California lists leatherback sea turtle as endangered; fisheries defend practices
Leatherback sea turtles are now listed under California’s Endangered Species Act after a deciding vote by the state’s Fish and Game Commission.
The Commission acted on the recommendation of the California Department of Fish and Wildlife, which is concerned about the decline of the turtles’ population.
In a study published in the journal Global Ecology and Conservation, leatherback sea turtle abundance on the California coast was found to be declining at about 5.6 percent annually, over the last 30 years.
“These leatherback sea turtles are gigantic. They can be nine feet from the tip of their nose to the tip of their tail and weigh up to 2,000 pounds,” said Executive Director of Turtle Island Restoration Network Todd Steiner.
Steiner said leatherbacks are critically endangered around the world and specifically in the Pacific Ocean. He said listing them on California’s Endangered Species Act gives the turtles more protection off the coast.
“We’ll see better monitoring. We’ll see better policies to ensure that where the fisheries occur are not in the same areas and at the same times that leatherbacks are in our water,” Steiner said.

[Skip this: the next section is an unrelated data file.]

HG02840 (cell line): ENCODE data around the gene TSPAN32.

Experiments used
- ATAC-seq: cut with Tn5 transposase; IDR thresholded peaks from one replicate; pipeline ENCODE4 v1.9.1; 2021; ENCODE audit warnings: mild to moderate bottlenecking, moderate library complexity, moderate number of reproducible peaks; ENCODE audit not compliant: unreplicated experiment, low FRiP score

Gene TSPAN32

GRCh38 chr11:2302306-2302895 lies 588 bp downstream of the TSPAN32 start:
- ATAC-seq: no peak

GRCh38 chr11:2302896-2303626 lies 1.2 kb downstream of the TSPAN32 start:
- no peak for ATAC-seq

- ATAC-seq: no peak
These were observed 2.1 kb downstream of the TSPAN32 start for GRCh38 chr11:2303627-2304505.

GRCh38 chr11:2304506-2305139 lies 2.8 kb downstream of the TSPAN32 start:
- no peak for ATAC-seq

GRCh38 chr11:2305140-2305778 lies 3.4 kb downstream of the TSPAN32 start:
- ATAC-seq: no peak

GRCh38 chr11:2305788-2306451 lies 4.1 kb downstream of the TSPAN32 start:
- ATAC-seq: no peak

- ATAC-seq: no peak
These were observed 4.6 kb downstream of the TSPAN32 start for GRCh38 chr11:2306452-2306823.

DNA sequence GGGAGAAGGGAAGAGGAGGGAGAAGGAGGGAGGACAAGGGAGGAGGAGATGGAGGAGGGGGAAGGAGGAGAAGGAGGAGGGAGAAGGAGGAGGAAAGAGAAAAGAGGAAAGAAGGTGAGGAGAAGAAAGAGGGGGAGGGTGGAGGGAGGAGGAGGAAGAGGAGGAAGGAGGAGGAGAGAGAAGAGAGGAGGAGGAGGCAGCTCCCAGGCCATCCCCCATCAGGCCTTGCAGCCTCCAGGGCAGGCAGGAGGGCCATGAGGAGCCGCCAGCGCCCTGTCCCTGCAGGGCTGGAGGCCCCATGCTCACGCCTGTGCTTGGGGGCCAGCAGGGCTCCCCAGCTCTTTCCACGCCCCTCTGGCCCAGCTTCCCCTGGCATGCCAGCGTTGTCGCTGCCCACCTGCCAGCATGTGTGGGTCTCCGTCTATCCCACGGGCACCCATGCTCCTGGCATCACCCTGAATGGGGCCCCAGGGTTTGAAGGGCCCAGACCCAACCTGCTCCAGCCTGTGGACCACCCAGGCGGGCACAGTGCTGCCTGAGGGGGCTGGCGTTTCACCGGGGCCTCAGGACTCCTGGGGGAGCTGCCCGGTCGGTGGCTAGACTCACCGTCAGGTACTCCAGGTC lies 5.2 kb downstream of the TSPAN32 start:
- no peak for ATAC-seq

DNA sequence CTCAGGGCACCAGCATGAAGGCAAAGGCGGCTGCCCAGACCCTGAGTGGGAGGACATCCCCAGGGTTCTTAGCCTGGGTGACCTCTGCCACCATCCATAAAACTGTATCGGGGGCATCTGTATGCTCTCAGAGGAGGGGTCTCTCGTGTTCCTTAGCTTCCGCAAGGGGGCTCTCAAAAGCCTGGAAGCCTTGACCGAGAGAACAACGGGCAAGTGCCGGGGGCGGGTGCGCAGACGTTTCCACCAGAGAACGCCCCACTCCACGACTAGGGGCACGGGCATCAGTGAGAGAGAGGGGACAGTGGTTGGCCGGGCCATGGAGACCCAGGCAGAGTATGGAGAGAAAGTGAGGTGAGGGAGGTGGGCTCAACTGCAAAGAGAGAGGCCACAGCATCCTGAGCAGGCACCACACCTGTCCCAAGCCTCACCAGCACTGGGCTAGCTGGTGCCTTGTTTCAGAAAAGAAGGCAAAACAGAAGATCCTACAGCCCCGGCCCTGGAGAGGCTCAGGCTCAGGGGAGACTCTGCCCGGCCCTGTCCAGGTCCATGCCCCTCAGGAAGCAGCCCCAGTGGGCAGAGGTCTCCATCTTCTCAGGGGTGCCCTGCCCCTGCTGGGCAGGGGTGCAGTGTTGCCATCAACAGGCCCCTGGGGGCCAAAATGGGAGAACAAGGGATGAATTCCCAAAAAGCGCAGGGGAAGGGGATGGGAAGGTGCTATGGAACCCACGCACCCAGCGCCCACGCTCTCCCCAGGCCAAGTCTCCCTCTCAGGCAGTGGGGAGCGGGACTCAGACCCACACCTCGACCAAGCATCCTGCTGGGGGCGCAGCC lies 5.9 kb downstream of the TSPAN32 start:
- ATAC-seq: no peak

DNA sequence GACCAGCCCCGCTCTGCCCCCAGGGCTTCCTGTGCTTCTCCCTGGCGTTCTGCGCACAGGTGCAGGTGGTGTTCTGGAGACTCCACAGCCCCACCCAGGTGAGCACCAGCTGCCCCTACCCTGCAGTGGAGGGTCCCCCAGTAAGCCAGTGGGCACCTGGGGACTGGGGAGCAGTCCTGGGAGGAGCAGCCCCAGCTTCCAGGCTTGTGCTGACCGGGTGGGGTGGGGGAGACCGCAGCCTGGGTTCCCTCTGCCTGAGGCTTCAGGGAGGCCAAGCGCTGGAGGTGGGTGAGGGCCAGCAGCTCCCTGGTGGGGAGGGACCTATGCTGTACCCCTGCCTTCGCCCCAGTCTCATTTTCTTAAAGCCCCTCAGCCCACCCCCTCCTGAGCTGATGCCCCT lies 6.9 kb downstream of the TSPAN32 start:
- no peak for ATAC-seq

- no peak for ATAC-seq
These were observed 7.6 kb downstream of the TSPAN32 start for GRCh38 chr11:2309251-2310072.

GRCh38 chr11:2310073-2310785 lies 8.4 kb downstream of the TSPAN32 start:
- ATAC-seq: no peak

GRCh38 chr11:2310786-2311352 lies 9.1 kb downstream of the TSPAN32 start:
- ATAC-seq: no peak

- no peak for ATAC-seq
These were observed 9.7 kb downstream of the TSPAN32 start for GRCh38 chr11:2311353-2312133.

Leatherback sea turtles migrate more than 5,000 miles from their nesting grounds in Indonesia to feed on the California coast.
“They’re here right now, feeding on jellyfish. A couple were seen just this last week in Monterey Bay. So they’re feeding off the Central California coast here,” Steiner said.
Steiner said the turtles often get caught as bycatch — meaning they’re caught incidentally in things like long lines and drift nets meant to catch tuna and swordfish.
“Their numbers are decreasing greatly,” Steiner said. “The primary threat, at this point, is their interaction with fisheries.”
Mike Conroy is the executive director of the Pacific Coast Federation of Fishermen’s Association. He said he disagrees that fisheries are a primary threat to leatherback sea turtles off the California coast. But he said the state’s fisheries do have mitigation efforts in place to address bycatch.
“I mean, that does happen. But it’s not widespread,” Conroy said. “I believe that there has been only one documented interaction with a drift net fleet since 2013. That’s the one that operates off the California coast.”
In the CDFW’s status review of the leatherback sea turtle, some of the greatest threats to the species were found to be the direct harvest of eggs and turtles, predation, bycatch from fisheries, marine debris, pollution, ship strikes, coastal development and beach erosion.
Steiner said protecting leatherback sea turtles has wide reaching environmental implications.
“Protecting leatherbacks also protects whales and dolphins because those same fisheries are interacting with those species,” Steiner said.
Both Steiner and Conroy agree that sourcing seafood is important for protecting endangered species. Conroy said choosing locally-caught fish is better than sourcing from overseas, because California coastal fisheries are strictly regulated.